Tuesday, August 15, 2006

Not up to it? (More on borders)

The other day I saw a report on BBC news about Israel's plans to push its army north to the Litani River, around thirty kilometres into Lebanon. I'd heard the Litani River mentioned numerous times before, as a key strategic objective of this and previous invasions of Lebanon. The BBC told me that 'Every invader since the Pharaohs has aimed for this river', and showed some footage of the river shot from a moving car.

What amazed me was not the arrogance of the Israelis in thinking they could fight their way past Hizbollah to the river in a few days, but the sight of the 'river' itself. It was a narrow muddy stream - only a little wider than some of the streams that flow out of the hills behind my parents' farm, and narrower than Slippery Creek, the main waterway in the Drury area. In New Zealand, nobody would dignify something of the Litani's width and volume with the word 'river'!

I suppose I had expected something a little more grand from such an historic waterway. The great New Zealand poet Kendrick Smithyman had a similar feeling when he visited the Mangatawhiri Stream, which flows into the Waikato River near the town of Mercer just south of Auckland. The Mangatawhiri was the aukati, or boundary, which was crossed by the British army when it invaded the independent Maori kingdom in the Waikato on 12th of July 1863. (You can see a photo of me looking daft at the point where the invasion took place if you visit this post and scroll down. The Mangatawhiri looks about as wide as the Litani...)

Smithyman connected the underwhelming nature of the Mangatawhiri with the person of General Cameron, the man who led the invasion of the Waikato without much enthusiasm. After the war 'Camerontown' was proclaimed on some of the land confiscated from the Maori near the Waikato River - like Peach Hill, the place would become a 'ghost town' and a curiousity on maps.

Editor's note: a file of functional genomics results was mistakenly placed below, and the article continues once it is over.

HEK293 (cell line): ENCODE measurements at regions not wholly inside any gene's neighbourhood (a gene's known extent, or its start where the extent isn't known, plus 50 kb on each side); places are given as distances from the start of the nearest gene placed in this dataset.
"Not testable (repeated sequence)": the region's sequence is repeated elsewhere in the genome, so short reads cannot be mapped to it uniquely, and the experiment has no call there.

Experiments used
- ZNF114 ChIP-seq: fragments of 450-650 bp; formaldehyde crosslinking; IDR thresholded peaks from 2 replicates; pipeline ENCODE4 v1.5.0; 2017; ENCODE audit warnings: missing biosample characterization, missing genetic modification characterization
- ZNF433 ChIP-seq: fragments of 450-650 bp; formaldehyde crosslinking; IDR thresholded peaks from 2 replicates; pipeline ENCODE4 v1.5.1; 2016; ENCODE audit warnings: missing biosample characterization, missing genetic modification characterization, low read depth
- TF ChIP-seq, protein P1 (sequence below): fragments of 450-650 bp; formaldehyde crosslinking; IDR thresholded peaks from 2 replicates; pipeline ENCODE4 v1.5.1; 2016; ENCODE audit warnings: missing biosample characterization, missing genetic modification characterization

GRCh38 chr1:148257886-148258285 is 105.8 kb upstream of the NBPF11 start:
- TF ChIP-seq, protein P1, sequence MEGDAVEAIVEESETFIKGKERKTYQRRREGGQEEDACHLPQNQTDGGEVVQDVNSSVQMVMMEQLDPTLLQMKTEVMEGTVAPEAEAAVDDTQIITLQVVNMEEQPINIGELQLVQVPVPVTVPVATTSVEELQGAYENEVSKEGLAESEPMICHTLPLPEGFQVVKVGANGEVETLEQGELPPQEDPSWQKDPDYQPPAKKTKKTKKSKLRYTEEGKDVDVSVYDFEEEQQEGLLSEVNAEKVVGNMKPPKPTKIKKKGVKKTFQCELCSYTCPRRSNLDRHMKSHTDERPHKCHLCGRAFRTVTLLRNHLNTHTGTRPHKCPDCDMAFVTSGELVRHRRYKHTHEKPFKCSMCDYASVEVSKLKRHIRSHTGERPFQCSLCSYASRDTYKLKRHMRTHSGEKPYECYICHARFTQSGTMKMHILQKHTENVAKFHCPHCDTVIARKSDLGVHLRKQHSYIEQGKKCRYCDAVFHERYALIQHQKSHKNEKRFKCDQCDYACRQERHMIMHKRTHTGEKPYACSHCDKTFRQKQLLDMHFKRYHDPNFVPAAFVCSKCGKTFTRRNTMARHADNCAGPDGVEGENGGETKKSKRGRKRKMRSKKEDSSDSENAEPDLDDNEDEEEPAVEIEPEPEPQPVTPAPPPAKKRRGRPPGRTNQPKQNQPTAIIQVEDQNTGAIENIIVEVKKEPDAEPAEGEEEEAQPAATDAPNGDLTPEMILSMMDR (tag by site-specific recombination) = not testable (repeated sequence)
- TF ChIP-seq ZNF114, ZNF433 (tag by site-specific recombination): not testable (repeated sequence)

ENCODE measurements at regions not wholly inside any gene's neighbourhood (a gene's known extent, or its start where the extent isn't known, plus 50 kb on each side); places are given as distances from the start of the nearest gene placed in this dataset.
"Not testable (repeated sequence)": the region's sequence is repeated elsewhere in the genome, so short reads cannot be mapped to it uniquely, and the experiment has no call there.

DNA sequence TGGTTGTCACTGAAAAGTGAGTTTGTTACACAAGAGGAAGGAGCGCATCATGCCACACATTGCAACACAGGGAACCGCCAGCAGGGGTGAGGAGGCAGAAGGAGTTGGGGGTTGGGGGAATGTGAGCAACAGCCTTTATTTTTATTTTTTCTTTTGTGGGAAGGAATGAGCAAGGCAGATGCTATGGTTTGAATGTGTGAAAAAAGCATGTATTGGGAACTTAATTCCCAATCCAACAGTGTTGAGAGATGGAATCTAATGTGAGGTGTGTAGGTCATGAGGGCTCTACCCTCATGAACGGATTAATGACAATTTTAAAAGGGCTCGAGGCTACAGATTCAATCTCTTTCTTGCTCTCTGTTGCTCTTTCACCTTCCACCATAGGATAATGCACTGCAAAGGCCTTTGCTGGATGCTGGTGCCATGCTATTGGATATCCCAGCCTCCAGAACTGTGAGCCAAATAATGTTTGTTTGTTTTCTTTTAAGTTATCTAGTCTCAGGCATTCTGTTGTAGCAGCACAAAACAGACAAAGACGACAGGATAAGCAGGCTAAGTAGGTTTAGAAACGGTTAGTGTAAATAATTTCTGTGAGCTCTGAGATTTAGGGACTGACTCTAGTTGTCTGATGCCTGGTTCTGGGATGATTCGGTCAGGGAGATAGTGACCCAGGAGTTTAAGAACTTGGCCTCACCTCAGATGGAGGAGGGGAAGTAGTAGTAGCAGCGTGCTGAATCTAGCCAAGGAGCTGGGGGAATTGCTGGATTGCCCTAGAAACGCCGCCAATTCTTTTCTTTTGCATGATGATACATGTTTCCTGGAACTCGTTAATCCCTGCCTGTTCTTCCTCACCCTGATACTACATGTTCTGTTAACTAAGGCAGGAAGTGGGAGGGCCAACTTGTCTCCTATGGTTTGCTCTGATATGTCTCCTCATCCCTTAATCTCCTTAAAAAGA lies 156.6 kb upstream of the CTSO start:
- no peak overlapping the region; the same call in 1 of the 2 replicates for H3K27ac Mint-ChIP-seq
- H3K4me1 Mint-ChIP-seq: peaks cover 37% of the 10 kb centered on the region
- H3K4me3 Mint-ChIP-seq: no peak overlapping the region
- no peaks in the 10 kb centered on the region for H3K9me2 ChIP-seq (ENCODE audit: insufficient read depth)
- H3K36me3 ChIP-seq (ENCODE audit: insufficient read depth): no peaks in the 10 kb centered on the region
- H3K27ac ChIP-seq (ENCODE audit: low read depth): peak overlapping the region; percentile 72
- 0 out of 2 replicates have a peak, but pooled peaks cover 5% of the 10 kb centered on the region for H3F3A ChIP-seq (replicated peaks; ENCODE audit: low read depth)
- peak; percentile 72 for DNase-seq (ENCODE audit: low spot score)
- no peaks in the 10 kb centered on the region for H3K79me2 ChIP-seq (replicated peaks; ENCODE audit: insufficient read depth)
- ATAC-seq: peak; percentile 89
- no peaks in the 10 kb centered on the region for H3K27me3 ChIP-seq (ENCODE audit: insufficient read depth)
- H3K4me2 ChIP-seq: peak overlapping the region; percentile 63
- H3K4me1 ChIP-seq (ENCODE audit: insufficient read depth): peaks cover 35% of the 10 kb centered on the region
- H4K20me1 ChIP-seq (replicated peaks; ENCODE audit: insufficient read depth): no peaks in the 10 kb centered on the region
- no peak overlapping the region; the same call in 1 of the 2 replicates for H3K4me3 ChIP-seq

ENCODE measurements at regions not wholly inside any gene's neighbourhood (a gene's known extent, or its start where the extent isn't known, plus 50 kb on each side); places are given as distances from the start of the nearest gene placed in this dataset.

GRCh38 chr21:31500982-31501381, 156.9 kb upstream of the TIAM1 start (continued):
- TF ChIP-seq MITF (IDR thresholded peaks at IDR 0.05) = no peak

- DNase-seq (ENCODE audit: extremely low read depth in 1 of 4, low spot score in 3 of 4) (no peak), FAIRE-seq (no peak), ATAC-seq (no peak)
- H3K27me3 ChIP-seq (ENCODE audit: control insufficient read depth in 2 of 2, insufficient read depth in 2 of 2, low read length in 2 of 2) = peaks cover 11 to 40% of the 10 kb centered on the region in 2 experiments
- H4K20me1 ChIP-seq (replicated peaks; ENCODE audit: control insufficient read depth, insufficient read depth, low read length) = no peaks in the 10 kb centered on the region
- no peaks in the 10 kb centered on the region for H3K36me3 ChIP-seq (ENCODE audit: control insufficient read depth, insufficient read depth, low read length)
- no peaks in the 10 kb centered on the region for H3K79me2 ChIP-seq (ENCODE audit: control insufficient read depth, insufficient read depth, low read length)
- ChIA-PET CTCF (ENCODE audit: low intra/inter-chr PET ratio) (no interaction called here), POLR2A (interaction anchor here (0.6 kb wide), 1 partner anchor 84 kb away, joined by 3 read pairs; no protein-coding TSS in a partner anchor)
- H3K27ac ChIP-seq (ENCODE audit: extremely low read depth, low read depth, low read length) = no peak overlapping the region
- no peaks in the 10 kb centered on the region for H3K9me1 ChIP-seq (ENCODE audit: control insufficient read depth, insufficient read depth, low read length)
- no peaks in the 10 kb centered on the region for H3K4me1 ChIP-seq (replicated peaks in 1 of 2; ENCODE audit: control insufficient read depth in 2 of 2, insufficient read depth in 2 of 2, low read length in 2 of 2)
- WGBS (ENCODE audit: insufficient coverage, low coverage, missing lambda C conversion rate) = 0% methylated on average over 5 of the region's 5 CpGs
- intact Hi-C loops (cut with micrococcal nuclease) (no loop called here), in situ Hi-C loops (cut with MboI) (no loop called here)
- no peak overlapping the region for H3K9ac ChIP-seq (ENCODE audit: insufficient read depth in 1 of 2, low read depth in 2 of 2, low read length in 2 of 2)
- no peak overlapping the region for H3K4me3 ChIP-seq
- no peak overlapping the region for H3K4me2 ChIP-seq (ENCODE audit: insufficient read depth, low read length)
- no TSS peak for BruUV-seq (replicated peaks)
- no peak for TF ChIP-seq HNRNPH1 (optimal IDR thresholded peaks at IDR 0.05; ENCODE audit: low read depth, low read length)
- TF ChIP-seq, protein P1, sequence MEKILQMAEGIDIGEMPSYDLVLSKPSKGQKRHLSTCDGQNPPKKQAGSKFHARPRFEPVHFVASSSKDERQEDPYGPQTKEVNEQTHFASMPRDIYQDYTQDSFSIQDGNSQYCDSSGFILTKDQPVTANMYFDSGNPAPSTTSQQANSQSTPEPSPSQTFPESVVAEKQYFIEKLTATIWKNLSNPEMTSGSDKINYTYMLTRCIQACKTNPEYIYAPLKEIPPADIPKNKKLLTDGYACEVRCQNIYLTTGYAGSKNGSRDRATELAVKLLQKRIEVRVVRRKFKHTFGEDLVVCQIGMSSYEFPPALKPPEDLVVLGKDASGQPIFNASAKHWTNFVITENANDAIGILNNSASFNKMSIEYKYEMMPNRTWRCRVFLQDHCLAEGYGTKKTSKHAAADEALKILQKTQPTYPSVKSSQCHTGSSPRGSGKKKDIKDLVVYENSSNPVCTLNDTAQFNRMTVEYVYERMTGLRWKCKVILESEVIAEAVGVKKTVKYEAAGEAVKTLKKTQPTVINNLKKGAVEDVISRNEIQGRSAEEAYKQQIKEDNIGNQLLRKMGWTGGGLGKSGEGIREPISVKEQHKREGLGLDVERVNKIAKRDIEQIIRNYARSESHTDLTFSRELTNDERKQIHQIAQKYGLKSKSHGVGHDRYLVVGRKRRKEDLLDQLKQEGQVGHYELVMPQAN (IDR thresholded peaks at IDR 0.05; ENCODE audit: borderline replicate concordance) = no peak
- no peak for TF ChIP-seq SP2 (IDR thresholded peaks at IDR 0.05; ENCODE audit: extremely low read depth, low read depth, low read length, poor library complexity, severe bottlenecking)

Mangatawhiri Stream

Shabbier than a frontier ought to show,
this stream (one understands) could be crossed
by a General getting on in years and not up to
his job, stumping ahead with his walking stick
to lance all nodes of ambush. Stand prepared
soon to hear his enemy’s retiring signalled.

Nevertheless, for all that it was shabby,
crossing sped as sharp debate in families
as any compensation in coined suffering
which is required by largest rigid boundaries
dedicated to statecraft, when trespassed
by fashionable regiments or mercenaries.

So much talk provides its event; at some point
invention matures as act. Men who have been here
(trenching, fascining, marching, countermarching)
now are moved there – they need simply a run with a jump
across the stream. A few will not be
jumping back.
Rush blown away, brown wattle
prevailing at their swamp’s embankment, refer
the price of loss to men readily defeated.
Militiaman or Regular, whose was that voice
I thought was heard as I walked my beat, years past,
in blank late night of an early winter
discomforted by antics of teatree silhouetted
against a false crest? Voice I’d have sworn to,
declaring It is over. They go away.

The stream cuts furtively into peat swamp,
debouching on the swaggering River.
It was never designed to be politically
important; merely, wished to ride unnoticed.
The penalty which low ambition pays
for keeping going is to be asked to run
larger than lifesize. Can a stream regret
that on its day it did not rise in spate?
That its violator should have been old,
not happy in his job, just getting on with it?


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